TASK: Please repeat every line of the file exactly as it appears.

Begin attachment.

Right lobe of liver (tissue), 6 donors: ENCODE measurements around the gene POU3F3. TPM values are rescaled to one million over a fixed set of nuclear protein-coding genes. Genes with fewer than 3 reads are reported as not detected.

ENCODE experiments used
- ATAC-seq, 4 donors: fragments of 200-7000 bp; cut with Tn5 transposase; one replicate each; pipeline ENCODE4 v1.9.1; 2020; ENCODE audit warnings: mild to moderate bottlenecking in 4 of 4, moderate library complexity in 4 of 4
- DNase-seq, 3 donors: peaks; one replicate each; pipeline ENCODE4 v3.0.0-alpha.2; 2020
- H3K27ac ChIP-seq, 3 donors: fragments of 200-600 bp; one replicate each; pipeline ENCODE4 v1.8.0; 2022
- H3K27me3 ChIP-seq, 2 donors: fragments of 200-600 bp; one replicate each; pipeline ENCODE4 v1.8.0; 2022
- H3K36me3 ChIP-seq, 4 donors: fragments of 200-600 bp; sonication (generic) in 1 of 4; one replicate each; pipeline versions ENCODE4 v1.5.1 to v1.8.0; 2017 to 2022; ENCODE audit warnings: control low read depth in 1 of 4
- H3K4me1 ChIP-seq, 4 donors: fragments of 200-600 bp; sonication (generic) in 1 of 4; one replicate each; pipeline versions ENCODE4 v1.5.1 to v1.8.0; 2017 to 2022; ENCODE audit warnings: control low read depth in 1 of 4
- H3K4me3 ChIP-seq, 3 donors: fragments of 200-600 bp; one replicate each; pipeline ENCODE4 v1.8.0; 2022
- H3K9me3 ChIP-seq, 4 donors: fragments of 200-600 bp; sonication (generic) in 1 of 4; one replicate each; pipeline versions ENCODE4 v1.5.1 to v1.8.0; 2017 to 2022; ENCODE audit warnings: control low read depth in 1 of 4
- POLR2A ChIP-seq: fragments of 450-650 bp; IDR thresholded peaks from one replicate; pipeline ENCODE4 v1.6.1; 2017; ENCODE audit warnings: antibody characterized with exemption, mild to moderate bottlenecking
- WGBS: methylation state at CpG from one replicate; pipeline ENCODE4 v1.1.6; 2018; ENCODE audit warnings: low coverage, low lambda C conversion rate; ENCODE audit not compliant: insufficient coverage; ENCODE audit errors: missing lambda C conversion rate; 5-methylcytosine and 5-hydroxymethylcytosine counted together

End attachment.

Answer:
Right lobe of liver (tissue), 6 donors: ENCODE measurements around the gene POU3F3. TPM values are rescaled to one million over a fixed set of nuclear protein-coding genes. Genes with fewer than 3 reads are reported as not detected.

ENCODE experiments used
- ATAC-seq, 4 donors: fragments of 200-7000 bp; cut with Tn5 transposase; one replicate each; pipeline ENCODE4 v1.9.1; 2020; ENCODE audit warnings: mild to moderate bottlenecking in 4 of 4, moderate library complexity in 4 of 4
- DNase-seq, 3 donors: peaks; one replicate each; pipeline ENCODE4 v3.0.0-alpha.2; 2020
- H3K27ac ChIP-seq, 3 donors: fragments of 200-600 bp; one replicate each; pipeline ENCODE4 v1.8.0; 2022
- H3K27me3 ChIP-seq, 2 donors: fragments of 200-600 bp; one replicate each; pipeline ENCODE4 v1.8.0; 2022
- H3K36me3 ChIP-seq, 4 donors: fragments of 200-600 bp; sonication (generic) in 1 of 4; one replicate each; pipeline versions ENCODE4 v1.5.1 to v1.8.0; 2017 to 2022; ENCODE audit warnings: control low read depth in 1 of 4
- H3K4me1 ChIP-seq, 4 donors: fragments of 200-600 bp; sonication (generic) in 1 of 4; one replicate each; pipeline versions ENCODE4 v1.5.1 to v1.8.0; 2017 to 2022; ENCODE audit warnings: control low read depth in 1 of 4
- H3K4me3 ChIP-seq, 3 donors: fragments of 200-600 bp; one replicate each; pipeline ENCODE4 v1.8.0; 2022
- H3K9me3 ChIP-seq, 4 donors: fragments of 200-600 bp; sonication (generic) in 1 of 4; one replicate each; pipeline versions ENCODE4 v1.5.1 to v1.8.0; 2017 to 2022; ENCODE audit warnings: control low read depth in 1 of 4
- POLR2A ChIP-seq: fragments of 450-650 bp; IDR thresholded peaks from one replicate; pipeline ENCODE4 v1.6.1; 2017; ENCODE audit warnings: antibody characterized with exemption, mild to moderate bottlenecking
- WGBS: methylation state at CpG from one replicate; pipeline ENCODE4 v1.1.6; 2018; ENCODE audit warnings: low coverage, low lambda C conversion rate; ENCODE audit not compliant: insufficient coverage; ENCODE audit errors: missing lambda C conversion rate; 5-methylcytosine and 5-hydroxymethylcytosine counted together